RW: Now was this before the Fairchild acquisition?

BS: Way before. Yeah this was - this was - this was way before, I believe. Yeah. I think the Fairchild acquisition came after I left to start Linear Technology.

RW: Okay.

BS: Yeah, no, so this - this was a - this was a period where the company - I forget how big National was when I left in 1981. But the analog business was running at a quarter of a billion dollar a year run rate saying it was clearly the most profitable. And, you know, people ask, well, why did you leave? Well, its sort of the story you've heard a million times in Silicon Valley , a lot of frustration finally overcame a lot of loyalty. And by this time, Id discovered long before that what was really unique about analog was that analog was a business where we could put out products that had pricing power. So the price that we charge wasn't set by what the next dumbest competitor was willing to charge for his products. We were making unique products. And even though I was the manufacturing guy, I was bored to tears going to meetings where I'm listening to some of my colleagues figure out how to chop fractions of penny out of the manufacturing cost so that they could hang in there. When I'd go back to my staff meetings and guys would tell me how we were going to add two dollars in sales value to a piece of silicon that costs the same as something we were selling for two dollars less and it was like this is the way to do - run a business, not killing yourself trying to figure out how to be the lowest cost guy which is sort of what - what I was taught for the first, you know, fifteen years to twenty years in the business. So the analog thing opened my eyes to there's another way to run a business. Yeah.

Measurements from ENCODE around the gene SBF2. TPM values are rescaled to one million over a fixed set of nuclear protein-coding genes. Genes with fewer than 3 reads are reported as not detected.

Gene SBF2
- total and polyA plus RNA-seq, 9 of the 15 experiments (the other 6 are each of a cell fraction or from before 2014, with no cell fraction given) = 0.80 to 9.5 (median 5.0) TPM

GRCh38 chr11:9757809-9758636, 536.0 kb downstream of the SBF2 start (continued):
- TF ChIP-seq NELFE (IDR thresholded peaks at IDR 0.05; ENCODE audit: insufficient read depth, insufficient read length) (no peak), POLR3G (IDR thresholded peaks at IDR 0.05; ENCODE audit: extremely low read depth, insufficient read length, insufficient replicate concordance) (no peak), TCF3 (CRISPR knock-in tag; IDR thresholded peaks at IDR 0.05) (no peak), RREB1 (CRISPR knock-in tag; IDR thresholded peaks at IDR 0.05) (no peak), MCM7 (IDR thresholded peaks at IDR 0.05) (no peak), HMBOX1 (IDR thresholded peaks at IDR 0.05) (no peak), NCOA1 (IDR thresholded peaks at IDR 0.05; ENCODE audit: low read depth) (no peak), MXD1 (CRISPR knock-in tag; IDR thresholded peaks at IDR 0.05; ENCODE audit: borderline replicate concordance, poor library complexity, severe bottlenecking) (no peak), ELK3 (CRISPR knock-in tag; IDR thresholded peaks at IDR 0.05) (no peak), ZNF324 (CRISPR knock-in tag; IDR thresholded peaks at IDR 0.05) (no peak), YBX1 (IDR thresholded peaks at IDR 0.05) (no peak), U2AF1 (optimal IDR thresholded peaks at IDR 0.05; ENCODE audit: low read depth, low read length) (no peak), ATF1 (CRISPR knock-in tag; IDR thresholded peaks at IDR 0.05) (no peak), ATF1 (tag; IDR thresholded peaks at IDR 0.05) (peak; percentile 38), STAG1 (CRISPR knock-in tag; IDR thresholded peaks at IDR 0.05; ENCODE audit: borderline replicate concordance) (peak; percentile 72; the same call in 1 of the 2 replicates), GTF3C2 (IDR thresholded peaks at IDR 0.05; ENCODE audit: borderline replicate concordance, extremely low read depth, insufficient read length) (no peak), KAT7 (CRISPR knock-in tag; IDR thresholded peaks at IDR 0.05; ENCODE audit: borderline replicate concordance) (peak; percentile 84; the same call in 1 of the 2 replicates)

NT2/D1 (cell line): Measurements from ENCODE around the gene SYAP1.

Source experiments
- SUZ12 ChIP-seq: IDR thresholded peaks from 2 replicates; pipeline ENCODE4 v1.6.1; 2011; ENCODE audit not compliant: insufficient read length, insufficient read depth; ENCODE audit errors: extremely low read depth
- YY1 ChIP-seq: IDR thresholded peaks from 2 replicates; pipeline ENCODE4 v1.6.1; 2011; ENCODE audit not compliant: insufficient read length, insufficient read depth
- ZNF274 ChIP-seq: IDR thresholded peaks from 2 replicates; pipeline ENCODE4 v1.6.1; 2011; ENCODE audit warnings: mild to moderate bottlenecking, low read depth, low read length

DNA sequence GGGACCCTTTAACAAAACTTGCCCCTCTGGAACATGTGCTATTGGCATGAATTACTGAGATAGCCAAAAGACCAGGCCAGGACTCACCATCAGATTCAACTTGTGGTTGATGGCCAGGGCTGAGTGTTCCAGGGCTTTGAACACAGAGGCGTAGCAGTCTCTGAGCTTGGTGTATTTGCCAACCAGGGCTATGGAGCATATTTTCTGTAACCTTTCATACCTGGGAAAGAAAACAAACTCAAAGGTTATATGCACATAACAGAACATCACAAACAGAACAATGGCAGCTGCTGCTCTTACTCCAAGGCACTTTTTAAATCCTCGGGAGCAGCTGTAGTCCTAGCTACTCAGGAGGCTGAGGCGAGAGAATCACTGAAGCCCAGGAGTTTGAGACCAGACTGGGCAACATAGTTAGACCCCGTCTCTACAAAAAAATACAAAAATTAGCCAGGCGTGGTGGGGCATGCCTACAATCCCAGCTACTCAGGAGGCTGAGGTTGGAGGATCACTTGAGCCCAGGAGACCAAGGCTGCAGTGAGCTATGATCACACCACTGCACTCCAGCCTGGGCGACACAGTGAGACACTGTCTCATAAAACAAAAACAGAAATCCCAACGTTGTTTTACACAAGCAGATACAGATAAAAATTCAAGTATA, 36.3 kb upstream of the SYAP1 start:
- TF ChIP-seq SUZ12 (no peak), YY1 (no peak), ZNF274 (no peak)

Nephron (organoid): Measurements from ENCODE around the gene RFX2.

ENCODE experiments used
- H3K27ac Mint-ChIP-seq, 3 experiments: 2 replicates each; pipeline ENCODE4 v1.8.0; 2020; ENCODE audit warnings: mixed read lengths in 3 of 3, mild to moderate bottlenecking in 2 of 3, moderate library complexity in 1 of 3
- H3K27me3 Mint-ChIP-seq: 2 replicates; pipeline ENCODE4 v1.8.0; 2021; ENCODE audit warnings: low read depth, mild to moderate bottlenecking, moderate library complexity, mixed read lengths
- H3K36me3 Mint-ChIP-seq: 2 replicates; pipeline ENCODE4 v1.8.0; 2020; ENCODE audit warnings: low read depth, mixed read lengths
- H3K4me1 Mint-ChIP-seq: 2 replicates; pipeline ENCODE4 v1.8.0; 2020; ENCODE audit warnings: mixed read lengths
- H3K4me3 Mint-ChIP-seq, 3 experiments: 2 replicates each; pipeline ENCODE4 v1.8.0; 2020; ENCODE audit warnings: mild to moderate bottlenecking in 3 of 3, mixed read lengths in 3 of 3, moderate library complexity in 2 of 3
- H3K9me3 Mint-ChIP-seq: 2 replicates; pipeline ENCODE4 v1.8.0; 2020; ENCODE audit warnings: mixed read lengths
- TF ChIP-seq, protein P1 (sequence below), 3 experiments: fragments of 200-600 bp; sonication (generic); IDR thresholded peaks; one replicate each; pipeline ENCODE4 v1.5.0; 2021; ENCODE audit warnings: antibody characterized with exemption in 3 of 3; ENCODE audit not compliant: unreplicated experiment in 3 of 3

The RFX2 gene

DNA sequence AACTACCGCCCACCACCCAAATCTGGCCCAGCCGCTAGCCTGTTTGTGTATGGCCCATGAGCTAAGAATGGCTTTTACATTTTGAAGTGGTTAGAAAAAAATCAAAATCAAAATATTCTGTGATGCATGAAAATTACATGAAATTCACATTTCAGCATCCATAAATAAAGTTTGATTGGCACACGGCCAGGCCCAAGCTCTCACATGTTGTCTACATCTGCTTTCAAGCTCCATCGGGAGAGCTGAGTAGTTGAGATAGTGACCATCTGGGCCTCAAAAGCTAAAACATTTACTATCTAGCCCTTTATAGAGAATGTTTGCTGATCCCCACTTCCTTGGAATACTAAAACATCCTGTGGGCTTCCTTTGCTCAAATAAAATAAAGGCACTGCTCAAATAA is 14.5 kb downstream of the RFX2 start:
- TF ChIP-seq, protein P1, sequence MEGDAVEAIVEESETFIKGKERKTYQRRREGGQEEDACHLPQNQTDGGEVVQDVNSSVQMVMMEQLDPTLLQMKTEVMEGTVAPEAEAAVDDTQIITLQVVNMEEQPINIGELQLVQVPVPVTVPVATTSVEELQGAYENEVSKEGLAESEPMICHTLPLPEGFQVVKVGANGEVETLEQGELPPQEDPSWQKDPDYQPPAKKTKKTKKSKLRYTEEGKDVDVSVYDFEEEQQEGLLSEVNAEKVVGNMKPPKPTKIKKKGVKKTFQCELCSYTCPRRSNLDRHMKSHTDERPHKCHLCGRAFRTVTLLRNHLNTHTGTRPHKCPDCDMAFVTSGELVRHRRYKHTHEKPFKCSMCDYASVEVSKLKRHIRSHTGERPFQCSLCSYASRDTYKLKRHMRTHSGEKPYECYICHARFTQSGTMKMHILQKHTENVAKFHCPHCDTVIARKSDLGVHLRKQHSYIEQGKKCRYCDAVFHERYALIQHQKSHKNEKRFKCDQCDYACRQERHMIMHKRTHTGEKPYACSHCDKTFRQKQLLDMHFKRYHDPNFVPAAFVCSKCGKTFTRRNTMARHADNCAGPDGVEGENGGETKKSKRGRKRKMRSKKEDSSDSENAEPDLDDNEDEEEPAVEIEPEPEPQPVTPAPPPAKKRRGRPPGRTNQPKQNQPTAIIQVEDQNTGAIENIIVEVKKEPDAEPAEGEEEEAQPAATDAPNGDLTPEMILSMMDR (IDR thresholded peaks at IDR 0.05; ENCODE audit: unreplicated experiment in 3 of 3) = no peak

RW: Well was Bob Widlar there then?

BS: Well Bob Widlar actually, you know, had retired, went to Puerto Vallarta, was doing his thing but he got bored or whatever and while I was still a really - a relatively young director of National's analog business, I don't know whether Pierre told me or Charlie told me that Bob Widlar was willing to come back on a consulting basis. And I remember saying oh God, I don't want to deal with this guy. And I remember Sporck saying ah you're a young guy, you can do it. You know, you - you got enough energy to do it. So basically he worked for the analog group. Sort of he - he worked with Bob Dobkin which who was his original prot ? . And on a consulting basis, he turned out, you know, some, you know, very nice chips for National. But he was a consultant. He wasn't an employee.